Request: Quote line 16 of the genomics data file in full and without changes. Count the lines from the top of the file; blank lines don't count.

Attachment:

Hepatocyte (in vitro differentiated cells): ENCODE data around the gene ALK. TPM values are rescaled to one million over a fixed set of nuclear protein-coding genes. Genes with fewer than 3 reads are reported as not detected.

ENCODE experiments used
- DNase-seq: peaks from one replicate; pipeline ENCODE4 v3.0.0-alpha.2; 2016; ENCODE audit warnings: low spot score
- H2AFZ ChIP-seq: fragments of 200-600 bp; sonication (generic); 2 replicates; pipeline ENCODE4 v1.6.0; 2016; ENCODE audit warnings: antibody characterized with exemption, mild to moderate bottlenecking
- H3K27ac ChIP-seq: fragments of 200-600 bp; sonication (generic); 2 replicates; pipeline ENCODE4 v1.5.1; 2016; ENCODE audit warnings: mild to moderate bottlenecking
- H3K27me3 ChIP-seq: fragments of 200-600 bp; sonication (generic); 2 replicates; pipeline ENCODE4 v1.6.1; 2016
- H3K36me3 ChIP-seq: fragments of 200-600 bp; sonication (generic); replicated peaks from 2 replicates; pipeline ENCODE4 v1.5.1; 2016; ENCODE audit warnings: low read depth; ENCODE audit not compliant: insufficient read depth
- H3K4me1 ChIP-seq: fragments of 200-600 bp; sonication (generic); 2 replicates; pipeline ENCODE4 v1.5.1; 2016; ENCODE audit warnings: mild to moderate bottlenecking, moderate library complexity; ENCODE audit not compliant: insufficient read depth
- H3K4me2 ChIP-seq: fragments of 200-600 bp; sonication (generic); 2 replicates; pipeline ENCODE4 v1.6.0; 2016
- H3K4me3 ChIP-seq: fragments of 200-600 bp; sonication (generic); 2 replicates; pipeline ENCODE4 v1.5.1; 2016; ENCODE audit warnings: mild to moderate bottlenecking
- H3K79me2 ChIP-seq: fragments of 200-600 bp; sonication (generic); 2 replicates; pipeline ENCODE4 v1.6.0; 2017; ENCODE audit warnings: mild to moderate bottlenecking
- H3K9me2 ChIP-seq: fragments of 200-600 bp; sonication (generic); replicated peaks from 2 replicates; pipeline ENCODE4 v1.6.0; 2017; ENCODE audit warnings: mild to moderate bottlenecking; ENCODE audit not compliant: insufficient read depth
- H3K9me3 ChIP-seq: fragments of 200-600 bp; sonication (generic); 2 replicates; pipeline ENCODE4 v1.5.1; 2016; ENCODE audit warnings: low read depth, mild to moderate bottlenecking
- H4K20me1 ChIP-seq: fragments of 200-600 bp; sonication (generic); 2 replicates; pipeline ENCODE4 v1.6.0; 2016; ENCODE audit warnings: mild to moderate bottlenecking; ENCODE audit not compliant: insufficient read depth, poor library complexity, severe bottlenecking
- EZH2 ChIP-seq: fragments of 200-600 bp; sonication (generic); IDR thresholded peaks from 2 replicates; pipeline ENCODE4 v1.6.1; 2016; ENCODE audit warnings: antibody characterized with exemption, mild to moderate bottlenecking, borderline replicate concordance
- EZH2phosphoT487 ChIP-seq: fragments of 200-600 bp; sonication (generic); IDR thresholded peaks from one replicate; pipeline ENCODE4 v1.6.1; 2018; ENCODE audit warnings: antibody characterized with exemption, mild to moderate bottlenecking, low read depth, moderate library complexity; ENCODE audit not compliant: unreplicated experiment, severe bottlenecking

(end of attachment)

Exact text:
- EZH2phosphoT487 ChIP-seq: fragments of 200-600 bp; sonication (generic); IDR thresholded peaks from one replicate; pipeline ENCODE4 v1.6.1; 2018; ENCODE audit warnings: antibody characterized with exemption, mild to moderate bottlenecking, low read depth, moderate library complexity; ENCODE audit not compliant: unreplicated experiment, severe bottlenecking